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On Thursday, May 6th, several pastors and faith group representatives in the Waterville, Maine area gathered for a National Day of Prayer observance in downtown Waterville’s Castonguay Square. I was given the privilege of praying for the “Church and Missions.” Here is what I prayed:

Heavenly Father,

Thank you for raising up churches in the Kennebec Valley area that proclaim the Truth of Your Word. Thank you for the precious faith we have in common. Forgive us for our competitive spirit; for giving lip service to unity but refusing to share resources and work together. Forgive us for bearing grudges against each other, for gossiping about each other, for being absent in time of need; for giving a poor witness to the sacrificial love of Christ. Teach us how to think differently; how to think in terms of generosity, how to think in terms of unity. Forgive us for thinking these churches are ours instead of yours. Forgive us for failing to communicate the good news of Jesus Christ to those who need to hear by going instead of expecting them to come to us.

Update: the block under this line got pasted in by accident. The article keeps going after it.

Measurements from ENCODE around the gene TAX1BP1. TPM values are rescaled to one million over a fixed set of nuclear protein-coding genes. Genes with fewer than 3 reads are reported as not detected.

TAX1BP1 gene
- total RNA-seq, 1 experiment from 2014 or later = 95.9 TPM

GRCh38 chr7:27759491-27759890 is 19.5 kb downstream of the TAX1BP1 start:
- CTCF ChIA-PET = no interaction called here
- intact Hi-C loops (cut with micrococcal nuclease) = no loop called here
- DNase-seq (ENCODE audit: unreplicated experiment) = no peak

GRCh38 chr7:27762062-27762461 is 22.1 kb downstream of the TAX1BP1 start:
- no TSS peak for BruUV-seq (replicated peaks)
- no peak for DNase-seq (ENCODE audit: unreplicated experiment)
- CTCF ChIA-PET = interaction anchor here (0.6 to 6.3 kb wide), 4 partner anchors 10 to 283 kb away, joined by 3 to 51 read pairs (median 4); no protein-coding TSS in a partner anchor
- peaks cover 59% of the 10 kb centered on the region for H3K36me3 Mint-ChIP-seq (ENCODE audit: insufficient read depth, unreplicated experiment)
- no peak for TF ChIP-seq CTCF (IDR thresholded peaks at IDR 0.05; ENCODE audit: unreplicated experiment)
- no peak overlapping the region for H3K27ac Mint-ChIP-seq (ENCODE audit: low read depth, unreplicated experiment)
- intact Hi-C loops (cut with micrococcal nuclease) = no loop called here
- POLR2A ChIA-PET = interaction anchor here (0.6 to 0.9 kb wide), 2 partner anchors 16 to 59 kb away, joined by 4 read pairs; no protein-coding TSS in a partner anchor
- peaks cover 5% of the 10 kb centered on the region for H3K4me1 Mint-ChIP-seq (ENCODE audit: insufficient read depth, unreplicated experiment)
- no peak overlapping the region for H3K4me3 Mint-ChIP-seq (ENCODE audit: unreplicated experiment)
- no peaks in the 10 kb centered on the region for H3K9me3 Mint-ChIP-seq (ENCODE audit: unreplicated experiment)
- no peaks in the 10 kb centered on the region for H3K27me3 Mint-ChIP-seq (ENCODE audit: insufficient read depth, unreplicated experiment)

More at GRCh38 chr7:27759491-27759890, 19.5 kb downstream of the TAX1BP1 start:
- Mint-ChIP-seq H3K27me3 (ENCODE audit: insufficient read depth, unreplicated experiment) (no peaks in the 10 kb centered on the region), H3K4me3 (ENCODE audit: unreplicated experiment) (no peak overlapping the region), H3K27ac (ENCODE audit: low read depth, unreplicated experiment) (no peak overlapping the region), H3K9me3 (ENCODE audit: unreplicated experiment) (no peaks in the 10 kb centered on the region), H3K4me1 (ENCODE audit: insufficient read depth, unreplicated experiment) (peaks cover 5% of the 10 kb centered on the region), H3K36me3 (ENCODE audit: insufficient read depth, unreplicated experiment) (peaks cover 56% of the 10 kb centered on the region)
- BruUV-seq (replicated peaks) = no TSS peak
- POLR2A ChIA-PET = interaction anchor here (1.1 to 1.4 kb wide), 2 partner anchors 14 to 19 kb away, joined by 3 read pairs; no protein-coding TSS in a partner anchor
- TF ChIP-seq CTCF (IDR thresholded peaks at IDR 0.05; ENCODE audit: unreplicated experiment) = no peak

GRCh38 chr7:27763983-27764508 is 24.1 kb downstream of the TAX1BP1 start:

Forgive us for neglecting those who are poor; for lacking in compassion; for failing to meet the needs of the least of these. Forgive us for when our church potluck dinners have plenty but children in our towns go to bed hungry at night. Forgive us for obsessing over how our sanctuaries are decorated while some in our communities lack safe shelter for the night. We pray that you wouldn’t just meet the needs of the poor but that you would meet the needs of the poor through us. Give us a broken heart for the broken lives around us.

Remind us please to be the bearers of mercy, the standard bearers of forgiveness, and the stewards of grace; show us again how to give others what they don’t deserve because, in Christ, you have given us what we don’t deserve. Give us the courage to speak the truth in love; to pursue a deep fellowship that holds each other accountable to the standards of biblical truth; to lift high the name of Jesus Christ as the only solution to the problems in our churches, communities, and nation.

Lord, please also give us a broken heart for the broken world in which we live. We pray that the Gospel would find reception by those with ears to hear. Be with the missionaries who serve overseas and in other cultures. We pray for their protection as they minister in nations that oppress religious freedom and persecute the faithful. Help their love for others to translate into any language. We pray that their needs would be met; for their prayerful dependence on you; we pray that the day would come soon when every knee would bow and every tongue confess that Jesus is Lord.

For all of this, we know it is more than we deserve, more than we can accomplish, more than we can even imagine, but nothing is impossible for You. We pray for this believing it to be your will, but nonetheless asking for Your perfect will to be done. Lord Jesus, build your church so that the gates of hell will not prevail against it, for it is your name we pray.

Amen.